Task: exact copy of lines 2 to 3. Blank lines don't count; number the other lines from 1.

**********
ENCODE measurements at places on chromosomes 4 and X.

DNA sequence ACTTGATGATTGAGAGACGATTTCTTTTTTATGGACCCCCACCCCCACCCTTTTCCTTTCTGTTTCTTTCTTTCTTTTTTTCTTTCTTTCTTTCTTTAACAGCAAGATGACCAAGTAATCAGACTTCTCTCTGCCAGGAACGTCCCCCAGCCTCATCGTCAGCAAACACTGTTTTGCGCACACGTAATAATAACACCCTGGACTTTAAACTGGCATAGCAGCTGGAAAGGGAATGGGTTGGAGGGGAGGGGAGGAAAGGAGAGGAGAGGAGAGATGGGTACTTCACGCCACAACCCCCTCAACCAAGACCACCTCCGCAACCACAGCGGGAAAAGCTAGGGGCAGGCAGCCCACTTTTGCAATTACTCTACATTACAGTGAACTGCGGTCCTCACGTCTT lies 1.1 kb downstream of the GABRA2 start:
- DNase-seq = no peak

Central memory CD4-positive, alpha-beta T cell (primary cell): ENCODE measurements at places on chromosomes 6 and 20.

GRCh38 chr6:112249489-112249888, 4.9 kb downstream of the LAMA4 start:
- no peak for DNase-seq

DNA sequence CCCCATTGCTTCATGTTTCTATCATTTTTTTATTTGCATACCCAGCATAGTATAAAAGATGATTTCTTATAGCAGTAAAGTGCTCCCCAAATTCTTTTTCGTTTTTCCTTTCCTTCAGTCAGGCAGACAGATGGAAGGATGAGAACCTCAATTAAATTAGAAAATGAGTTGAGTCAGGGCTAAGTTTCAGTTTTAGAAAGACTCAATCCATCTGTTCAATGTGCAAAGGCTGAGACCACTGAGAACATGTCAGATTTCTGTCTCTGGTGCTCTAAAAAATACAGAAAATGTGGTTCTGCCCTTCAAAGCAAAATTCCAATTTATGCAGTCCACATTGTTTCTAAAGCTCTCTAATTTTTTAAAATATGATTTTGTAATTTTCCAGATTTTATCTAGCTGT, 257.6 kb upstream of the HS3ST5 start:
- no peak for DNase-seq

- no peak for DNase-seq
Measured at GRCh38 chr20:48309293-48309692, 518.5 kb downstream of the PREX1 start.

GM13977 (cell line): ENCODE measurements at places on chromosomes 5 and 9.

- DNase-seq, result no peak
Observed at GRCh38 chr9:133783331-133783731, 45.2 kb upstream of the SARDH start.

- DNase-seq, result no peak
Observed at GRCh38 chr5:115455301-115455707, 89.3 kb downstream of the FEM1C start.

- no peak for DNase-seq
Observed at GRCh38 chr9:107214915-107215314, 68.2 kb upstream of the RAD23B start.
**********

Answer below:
DNA sequence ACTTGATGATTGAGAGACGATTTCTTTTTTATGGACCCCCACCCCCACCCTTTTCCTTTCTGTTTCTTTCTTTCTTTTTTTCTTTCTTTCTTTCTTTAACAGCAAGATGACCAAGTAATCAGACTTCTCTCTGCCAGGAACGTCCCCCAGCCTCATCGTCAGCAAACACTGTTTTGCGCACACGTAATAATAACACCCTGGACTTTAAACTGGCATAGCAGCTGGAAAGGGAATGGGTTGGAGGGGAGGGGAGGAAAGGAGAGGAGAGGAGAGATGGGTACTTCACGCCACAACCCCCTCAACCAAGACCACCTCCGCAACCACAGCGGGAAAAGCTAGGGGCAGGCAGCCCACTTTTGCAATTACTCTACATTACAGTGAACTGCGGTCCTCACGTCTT lies 1.1 kb downstream of the GABRA2 start:
- DNase-seq = no peak